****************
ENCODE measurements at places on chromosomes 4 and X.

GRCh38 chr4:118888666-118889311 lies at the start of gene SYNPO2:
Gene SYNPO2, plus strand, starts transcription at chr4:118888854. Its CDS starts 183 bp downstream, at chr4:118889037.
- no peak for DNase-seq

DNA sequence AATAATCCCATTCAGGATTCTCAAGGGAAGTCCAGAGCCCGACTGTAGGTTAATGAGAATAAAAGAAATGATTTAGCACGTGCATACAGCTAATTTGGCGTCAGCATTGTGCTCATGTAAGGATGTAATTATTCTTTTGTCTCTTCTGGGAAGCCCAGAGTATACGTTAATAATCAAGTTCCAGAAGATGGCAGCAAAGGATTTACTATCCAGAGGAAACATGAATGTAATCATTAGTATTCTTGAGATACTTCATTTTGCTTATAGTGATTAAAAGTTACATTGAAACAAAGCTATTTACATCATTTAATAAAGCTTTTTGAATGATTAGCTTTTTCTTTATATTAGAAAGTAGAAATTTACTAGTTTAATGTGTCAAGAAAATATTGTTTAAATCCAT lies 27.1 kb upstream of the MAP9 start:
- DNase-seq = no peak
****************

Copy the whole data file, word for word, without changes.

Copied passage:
ENCODE measurements at places on chromosomes 4 and X.

GRCh38 chr4:118888666-118889311 lies at the start of gene SYNPO2:
Gene SYNPO2, plus strand, starts transcription at chr4:118888854. Its CDS starts 183 bp downstream, at chr4:118889037.
- no peak for DNase-seq

DNA sequence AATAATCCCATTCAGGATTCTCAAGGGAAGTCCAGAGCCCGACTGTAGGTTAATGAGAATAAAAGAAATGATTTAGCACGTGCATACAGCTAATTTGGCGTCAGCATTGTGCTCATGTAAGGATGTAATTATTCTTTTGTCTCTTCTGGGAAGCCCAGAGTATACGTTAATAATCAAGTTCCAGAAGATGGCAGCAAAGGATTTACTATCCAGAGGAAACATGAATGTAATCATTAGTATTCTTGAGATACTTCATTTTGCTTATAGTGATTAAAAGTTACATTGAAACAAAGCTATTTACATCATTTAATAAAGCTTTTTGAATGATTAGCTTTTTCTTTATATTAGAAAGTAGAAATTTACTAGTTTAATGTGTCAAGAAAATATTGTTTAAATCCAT lies 27.1 kb upstream of the MAP9 start:
- DNase-seq = no peak